It’s only been seven months since Twitter released its Answers tool, which was designed to provide users with mobile application analytics. But since that time, Twitter now sees roughly five billion daily sessions in which “hundreds of millions of devices send millions of events every second to the Answers endpoint,” the company explained in a blog post on Tuesday. Clearly, that’s a lot of data that needs to get processed and in the blog post, Twitter detailed how it configured its architecture to handle the task.

The backbone of Answers was created to handle how the mobile application data is received, archived, processed in real time and processed in chunks (otherwise known as batch processing).

Each time an organization uses the Answer tool to learn more how his or her mobile app is functioning, Twitter logs and compresses all that data (which gets set in batches) in order to conserve the device’s battery power while also not putting too much unnecessary strain on the network that routes the data from the device to Twitter’s servers.

The information flows into a Kafka queue, which Twitter said can be used as a temporary place to store data. The data then gets passed into Amazon Simple Storage Service (Amazon S3) where Twitter retains the data in a more permanent location as opposed to Kafka. Twitter uses Storm to process the data that flows into Kafka and also uses it to write the information stored in Kafka to [company]Amazon[/company] S3.

Data pipeline

Data pipeline

With the data stored in Amazon S3, Twitter than uses Amazon Elastic MapReduce for batch processing.

From the blog post:
[blockquote person=”Twitter” attribution=”Twitter”]We write our MapReduce in Cascading and run them via Amazon EMR. Amazon EMR reads the data that we’ve archived in Amazon S3 as input and writes the results back out to Amazon S3 once processing is complete. We detect the jobs’ completion via a scheduler topology running in Storm and pump the output from Amazon S3 into a Cassandra cluster in order to make it available for sub-second API querying.[/blockquote]

At the same time as this batch processing is going on, Twitter is also processing data in real time because “some computations run hourly, while others require a full day’s of data as input,” it said. In order to address the computations that need to be performed more quickly and require less data that the bigger batch processing jobs, Twitter uses a instance of Storm that processes the data that’s sitting in Kafka, the results of which get funneled into an independent Cassandra cluster for real-time querying.

From the blog post:
[blockquote person=”Twitter” attribution=”Twitter”]To compensate for the fact that we have less time, and potentially fewer resources, in the speed layer than the batch, we use probabilistic algorithms like Bloom Filters and HyperLogLog (as well as a few home grown ones). These algorithms enable us to make order-of-magnitude gains in space and time complexity over their brute force alternatives, at the price of a negligible loss of accuracy.[/blockquote]

The complete data-processing system looks like this, and it’s tethered together with Twitter’s APIs:

Twitter Answers architecture

Twitter Answers architecture

Because of the way the system is architected and the fact that the data that needs to be analyzed in real time is separated from the historical data, Twitter said that no data will be lost if something goes wrong during the real-time processing. All that data is stored where Twitter does its batch processing.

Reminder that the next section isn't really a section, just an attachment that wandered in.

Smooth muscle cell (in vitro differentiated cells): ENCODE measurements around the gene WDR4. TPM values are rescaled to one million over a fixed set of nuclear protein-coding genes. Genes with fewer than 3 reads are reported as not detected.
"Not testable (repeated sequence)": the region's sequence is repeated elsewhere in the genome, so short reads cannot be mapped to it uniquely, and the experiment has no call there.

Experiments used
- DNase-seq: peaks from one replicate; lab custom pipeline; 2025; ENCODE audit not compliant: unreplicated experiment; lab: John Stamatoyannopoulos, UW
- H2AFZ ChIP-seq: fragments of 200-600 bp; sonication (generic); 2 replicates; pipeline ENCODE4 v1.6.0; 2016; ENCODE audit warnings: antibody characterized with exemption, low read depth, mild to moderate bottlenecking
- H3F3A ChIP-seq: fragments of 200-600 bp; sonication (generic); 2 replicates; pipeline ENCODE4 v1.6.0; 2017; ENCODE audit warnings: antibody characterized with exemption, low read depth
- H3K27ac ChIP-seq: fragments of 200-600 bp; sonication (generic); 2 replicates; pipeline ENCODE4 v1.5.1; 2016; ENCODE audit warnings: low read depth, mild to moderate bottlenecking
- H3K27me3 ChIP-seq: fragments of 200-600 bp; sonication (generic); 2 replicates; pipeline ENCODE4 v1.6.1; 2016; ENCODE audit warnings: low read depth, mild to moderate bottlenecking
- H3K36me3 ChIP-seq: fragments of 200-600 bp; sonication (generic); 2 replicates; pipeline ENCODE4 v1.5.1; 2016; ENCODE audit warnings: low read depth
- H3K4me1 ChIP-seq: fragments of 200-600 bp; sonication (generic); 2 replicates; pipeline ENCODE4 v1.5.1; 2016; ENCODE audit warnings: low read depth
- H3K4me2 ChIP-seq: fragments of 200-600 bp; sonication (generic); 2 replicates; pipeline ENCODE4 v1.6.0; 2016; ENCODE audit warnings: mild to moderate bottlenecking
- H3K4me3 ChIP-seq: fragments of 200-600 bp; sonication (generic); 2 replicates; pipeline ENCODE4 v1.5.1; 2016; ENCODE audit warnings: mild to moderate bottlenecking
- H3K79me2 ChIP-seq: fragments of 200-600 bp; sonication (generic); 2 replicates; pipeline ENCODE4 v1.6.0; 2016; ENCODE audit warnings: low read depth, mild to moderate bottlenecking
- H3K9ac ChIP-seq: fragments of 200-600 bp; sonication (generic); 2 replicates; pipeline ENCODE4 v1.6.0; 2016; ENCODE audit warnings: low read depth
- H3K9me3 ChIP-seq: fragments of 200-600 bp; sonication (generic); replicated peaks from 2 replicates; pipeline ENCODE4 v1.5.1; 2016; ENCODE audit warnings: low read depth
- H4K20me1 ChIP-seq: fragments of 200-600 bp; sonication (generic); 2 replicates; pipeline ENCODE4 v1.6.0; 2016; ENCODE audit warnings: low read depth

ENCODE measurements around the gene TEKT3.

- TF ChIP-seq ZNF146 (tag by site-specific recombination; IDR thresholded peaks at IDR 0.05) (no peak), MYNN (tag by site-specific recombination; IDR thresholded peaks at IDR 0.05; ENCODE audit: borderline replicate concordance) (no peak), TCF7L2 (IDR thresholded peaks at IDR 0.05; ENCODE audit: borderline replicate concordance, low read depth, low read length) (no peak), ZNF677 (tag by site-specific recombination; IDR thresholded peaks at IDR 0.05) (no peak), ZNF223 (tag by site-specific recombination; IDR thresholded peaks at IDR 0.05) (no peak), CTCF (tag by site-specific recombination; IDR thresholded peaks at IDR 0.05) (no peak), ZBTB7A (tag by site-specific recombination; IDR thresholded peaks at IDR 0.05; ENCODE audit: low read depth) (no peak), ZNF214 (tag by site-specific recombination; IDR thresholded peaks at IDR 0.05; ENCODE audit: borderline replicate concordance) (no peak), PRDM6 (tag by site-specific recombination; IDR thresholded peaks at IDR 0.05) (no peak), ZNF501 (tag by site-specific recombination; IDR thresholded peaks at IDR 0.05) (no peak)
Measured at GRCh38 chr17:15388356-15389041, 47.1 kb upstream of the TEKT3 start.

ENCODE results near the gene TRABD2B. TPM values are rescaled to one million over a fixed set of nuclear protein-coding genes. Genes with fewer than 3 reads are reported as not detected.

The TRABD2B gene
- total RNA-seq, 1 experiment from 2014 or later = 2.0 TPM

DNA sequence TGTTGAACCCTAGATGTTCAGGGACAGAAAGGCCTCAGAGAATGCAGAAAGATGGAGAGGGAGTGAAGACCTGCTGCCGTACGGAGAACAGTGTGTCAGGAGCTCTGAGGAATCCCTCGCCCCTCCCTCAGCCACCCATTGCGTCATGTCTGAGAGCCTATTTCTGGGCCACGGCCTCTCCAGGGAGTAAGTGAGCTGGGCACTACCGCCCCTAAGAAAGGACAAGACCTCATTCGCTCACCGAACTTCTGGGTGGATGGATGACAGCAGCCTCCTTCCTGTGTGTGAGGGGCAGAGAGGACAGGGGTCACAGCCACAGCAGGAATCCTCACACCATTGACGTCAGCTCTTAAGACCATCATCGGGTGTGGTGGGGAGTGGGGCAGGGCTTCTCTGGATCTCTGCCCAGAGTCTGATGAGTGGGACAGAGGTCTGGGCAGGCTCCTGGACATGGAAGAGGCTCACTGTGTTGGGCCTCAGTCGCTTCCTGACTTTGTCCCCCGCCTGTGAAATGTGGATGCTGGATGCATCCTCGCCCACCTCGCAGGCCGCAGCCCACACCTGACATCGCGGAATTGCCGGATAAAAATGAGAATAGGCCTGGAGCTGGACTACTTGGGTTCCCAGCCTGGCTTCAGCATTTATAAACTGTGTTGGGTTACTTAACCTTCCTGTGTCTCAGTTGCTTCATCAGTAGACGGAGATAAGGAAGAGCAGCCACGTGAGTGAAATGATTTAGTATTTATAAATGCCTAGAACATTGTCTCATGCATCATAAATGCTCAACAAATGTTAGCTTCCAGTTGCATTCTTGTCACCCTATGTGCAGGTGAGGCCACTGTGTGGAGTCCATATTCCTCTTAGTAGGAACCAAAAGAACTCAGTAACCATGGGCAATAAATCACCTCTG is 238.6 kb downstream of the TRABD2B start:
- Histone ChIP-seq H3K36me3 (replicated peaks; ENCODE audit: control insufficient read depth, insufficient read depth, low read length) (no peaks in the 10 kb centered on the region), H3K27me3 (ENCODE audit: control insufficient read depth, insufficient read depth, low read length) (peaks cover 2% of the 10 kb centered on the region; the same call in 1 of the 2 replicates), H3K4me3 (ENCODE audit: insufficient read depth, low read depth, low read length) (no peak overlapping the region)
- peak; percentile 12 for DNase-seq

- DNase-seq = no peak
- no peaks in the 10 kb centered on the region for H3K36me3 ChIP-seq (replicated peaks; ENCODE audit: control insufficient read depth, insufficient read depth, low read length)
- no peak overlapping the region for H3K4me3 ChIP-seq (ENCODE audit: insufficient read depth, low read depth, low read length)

If there are problems affecting batch processing, Twitter said its APIs “will seamlessly query for more data from the speed layer” and can essentially configure the the system to take in “two or three days of data” instead of just one day; this should give Twitter engineers enough time to take a look at what went wrong while still providing users with the type of analytics derived from batch processing.

Cloudera tunes Google’s Dataflow to run on Spark

Hadoop software company Cloudera has worked with Google to make Google’s Dataflow programming model run on Apache Spark. Dataflow, which Google announced as a cloud service in June, lets programmers write the same code for both batch- and stream-processing tasks. Spark is becoming a popular environment for running both types of tasks, even in Hadoop environments.

Cloudera has open sourced the code as part of its Cloudera Labs program. [company]Google[/company] had previously open sourced the Dataflow SDK that Cloudera used to carry out this work.

Cloudera’s Josh Wills explains the promise of Dataflow like this in a Tuesday-morning blog post:

[T]he streaming execution engine has strong consistency guarantees and provides a windowing model that is even more advanced than the one in Spark Streaming, but there is still a distinct batch execution engine that is capable of performing additional optimizations to pipelines that do not process streaming data. Crucially, the client API for the batch and the stream processing engines are identical, so that any operation that can be performed in one context can also be performed in the other, and moving a pipeline from batch mode to streaming mode should be as seamless as possible.

Essentially, Dataflow should make it easier to build reliable big data pipelines than previous architectural models, which often involved managing Hadoop MapReduce for batch processing and something like Storm for stream processing. Running Dataflow on Spark means there is a single set of APIs and a single processing engine, which happens to be significantly faster than MapReduce for most jobs.

While Dataflow on Spark won’t end problems of complexity, speed or scale, it’s another step along a path that has resulted in faster, easier big data technologies at every turn. Hadoop was too slow for a lot of applications and too complicated for a lot of users, but those barriers to use are falling away fast.

If you want to hear more about where the data infrastructure space is headed, come to our Structure Data conference March 18-19 in New York. Speakers include Eric Brewer, vice president of infrastructure at Google; Ion Stoica, co-creator of Apache Spark and CEO of [company]Databricks[/company]; and Tom Reilly, Rob Bearden and John Schroeder, the CEOs of Cloudera, [company]Hortonworks[/company] and MapR, respectively.

Google brings BigQuery down to earth with Excel connector

Google designed BigQuery as a cloud service for running fast queries against massive datasets, but with lofty ambitions there’s always room to take a step back. Now, users that don’t require super speed can run batch queries, and can connect to the service using Microsoft Excel.